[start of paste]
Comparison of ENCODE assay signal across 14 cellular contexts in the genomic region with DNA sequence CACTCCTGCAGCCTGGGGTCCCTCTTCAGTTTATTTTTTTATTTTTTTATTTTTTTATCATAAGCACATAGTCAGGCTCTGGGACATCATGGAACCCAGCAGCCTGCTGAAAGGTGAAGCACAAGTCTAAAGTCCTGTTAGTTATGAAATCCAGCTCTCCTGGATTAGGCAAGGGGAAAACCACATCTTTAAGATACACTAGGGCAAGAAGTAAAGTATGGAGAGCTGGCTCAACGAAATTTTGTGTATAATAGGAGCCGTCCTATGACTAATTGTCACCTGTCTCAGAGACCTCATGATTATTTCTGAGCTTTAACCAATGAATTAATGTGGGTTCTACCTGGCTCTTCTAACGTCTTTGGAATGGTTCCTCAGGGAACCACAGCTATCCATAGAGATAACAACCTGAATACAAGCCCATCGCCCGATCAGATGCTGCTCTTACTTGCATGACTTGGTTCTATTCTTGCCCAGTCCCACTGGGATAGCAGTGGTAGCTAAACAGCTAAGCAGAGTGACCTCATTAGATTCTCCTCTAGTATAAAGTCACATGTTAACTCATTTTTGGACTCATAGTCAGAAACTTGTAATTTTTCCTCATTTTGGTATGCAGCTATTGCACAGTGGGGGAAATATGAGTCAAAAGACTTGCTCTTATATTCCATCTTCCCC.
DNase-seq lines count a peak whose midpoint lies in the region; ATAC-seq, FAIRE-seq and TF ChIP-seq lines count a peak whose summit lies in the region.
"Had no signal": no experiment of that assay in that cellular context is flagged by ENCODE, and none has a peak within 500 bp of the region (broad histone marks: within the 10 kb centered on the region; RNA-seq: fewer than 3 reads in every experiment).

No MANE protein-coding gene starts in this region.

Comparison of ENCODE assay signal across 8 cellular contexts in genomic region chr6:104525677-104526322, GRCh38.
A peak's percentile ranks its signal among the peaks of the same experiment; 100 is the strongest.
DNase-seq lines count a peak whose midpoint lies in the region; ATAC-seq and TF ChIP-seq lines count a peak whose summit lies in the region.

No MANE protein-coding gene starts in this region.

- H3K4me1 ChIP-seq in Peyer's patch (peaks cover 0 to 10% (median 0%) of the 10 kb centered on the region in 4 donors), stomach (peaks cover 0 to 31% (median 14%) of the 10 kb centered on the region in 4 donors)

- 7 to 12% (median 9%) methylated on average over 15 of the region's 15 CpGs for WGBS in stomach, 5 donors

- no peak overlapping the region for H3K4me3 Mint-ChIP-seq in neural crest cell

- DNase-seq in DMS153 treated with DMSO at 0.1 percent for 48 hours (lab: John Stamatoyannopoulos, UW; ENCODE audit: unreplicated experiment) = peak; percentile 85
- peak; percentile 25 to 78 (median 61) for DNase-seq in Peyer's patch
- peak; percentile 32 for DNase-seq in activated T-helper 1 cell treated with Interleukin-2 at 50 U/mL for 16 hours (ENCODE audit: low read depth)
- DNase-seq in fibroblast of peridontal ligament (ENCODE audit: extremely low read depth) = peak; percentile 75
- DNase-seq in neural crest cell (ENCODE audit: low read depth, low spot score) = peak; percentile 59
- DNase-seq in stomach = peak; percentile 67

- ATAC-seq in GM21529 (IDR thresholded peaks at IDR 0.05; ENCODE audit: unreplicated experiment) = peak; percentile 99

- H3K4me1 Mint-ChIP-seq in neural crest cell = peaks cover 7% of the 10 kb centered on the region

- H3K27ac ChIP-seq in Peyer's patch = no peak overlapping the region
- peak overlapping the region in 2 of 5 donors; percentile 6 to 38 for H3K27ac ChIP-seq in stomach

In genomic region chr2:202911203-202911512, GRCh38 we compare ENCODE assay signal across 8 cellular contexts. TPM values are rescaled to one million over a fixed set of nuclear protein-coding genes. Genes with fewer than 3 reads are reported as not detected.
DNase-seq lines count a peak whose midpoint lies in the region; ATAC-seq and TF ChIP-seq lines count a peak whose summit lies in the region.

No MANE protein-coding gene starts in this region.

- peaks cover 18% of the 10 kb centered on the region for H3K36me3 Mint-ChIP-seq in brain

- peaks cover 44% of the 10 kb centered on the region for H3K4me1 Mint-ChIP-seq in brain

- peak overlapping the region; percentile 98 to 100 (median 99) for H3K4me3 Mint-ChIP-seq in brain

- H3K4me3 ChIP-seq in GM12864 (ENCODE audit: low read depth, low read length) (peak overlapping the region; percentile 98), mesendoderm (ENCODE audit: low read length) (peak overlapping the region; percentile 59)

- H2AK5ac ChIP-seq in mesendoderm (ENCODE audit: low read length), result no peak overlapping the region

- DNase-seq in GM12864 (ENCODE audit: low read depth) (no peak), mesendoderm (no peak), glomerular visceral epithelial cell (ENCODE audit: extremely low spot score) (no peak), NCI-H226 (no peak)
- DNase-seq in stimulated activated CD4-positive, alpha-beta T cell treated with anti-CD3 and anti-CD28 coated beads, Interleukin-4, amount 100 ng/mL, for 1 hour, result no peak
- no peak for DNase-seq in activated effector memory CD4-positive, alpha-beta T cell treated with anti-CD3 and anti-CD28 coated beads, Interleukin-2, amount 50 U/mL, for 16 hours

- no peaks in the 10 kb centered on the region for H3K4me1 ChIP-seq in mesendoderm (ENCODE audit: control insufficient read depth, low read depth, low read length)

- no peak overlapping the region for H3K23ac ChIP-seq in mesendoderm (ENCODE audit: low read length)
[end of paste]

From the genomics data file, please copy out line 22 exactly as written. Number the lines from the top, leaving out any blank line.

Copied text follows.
In genomic region chr2:202911203-202911512, GRCh38 we compare ENCODE assay signal across 8 cellular contexts. TPM values are rescaled to one million over a fixed set of nuclear protein-coding genes. Genes with fewer than 3 reads are reported as not detected.